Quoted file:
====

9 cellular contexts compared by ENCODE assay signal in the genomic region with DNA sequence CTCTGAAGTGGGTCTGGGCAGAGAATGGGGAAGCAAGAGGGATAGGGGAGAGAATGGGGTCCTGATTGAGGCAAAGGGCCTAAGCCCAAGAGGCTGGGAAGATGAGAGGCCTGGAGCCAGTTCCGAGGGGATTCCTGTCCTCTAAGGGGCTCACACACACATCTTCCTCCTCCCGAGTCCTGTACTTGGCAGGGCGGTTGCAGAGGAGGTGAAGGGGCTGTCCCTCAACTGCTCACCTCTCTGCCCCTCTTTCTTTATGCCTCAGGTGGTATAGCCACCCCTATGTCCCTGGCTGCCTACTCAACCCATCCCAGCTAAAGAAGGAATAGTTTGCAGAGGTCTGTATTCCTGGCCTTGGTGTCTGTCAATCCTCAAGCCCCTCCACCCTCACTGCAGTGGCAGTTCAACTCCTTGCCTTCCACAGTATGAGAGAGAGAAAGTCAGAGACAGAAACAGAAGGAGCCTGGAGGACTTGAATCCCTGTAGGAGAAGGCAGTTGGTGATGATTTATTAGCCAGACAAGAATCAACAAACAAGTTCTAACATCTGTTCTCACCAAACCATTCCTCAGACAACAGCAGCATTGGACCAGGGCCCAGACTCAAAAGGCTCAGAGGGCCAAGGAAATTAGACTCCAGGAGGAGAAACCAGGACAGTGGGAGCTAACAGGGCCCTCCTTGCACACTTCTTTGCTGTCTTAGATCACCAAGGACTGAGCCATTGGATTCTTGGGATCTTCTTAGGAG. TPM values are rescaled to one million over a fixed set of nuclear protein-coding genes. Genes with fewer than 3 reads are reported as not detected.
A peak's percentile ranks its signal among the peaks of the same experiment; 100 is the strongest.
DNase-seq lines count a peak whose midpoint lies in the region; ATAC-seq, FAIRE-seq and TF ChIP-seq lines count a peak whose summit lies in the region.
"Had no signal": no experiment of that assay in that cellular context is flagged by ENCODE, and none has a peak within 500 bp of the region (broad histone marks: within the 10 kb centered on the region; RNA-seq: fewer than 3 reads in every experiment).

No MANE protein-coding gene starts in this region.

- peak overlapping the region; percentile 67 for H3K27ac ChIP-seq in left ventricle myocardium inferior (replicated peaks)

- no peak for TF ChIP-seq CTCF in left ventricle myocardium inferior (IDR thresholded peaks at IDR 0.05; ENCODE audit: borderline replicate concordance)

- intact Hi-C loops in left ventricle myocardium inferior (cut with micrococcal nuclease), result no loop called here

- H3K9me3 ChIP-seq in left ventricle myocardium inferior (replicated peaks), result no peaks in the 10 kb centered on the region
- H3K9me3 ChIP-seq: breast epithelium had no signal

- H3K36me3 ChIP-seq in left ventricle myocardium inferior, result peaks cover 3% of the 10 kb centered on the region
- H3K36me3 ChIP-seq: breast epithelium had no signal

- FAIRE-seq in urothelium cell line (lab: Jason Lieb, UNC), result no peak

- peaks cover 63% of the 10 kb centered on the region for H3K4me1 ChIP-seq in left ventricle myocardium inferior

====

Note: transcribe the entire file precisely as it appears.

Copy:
9 cellular contexts compared by ENCODE assay signal in the genomic region with DNA sequence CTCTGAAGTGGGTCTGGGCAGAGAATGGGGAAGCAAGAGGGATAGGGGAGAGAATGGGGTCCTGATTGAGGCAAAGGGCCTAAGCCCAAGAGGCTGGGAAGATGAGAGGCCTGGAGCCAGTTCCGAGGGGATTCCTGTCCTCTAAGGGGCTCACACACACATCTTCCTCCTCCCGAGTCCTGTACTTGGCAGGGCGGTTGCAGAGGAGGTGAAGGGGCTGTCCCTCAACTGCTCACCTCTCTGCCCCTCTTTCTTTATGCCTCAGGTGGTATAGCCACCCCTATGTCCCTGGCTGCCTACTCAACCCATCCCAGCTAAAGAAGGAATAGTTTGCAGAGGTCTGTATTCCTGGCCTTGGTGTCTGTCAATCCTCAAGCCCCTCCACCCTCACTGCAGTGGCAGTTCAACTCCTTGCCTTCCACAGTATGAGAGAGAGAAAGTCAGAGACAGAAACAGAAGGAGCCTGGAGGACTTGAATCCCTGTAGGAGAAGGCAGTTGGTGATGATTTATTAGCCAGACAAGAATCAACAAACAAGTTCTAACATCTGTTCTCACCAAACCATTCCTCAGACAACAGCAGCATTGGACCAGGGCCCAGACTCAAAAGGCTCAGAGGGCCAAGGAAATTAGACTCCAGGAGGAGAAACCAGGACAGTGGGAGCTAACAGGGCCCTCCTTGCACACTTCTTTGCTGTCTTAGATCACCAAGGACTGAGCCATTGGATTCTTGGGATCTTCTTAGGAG. TPM values are rescaled to one million over a fixed set of nuclear protein-coding genes. Genes with fewer than 3 reads are reported as not detected.
A peak's percentile ranks its signal among the peaks of the same experiment; 100 is the strongest.
DNase-seq lines count a peak whose midpoint lies in the region; ATAC-seq, FAIRE-seq and TF ChIP-seq lines count a peak whose summit lies in the region.
"Had no signal": no experiment of that assay in that cellular context is flagged by ENCODE, and none has a peak within 500 bp of the region (broad histone marks: within the 10 kb centered on the region; RNA-seq: fewer than 3 reads in every experiment).

No MANE protein-coding gene starts in this region.

- peak overlapping the region; percentile 67 for H3K27ac ChIP-seq in left ventricle myocardium inferior (replicated peaks)

- no peak for TF ChIP-seq CTCF in left ventricle myocardium inferior (IDR thresholded peaks at IDR 0.05; ENCODE audit: borderline replicate concordance)

- intact Hi-C loops in left ventricle myocardium inferior (cut with micrococcal nuclease), result no loop called here

- H3K9me3 ChIP-seq in left ventricle myocardium inferior (replicated peaks), result no peaks in the 10 kb centered on the region
- H3K9me3 ChIP-seq: breast epithelium had no signal

- H3K36me3 ChIP-seq in left ventricle myocardium inferior, result peaks cover 3% of the 10 kb centered on the region
- H3K36me3 ChIP-seq: breast epithelium had no signal

- FAIRE-seq in urothelium cell line (lab: Jason Lieb, UNC), result no peak

- peaks cover 63% of the 10 kb centered on the region for H3K4me1 ChIP-seq in left ventricle myocardium inferior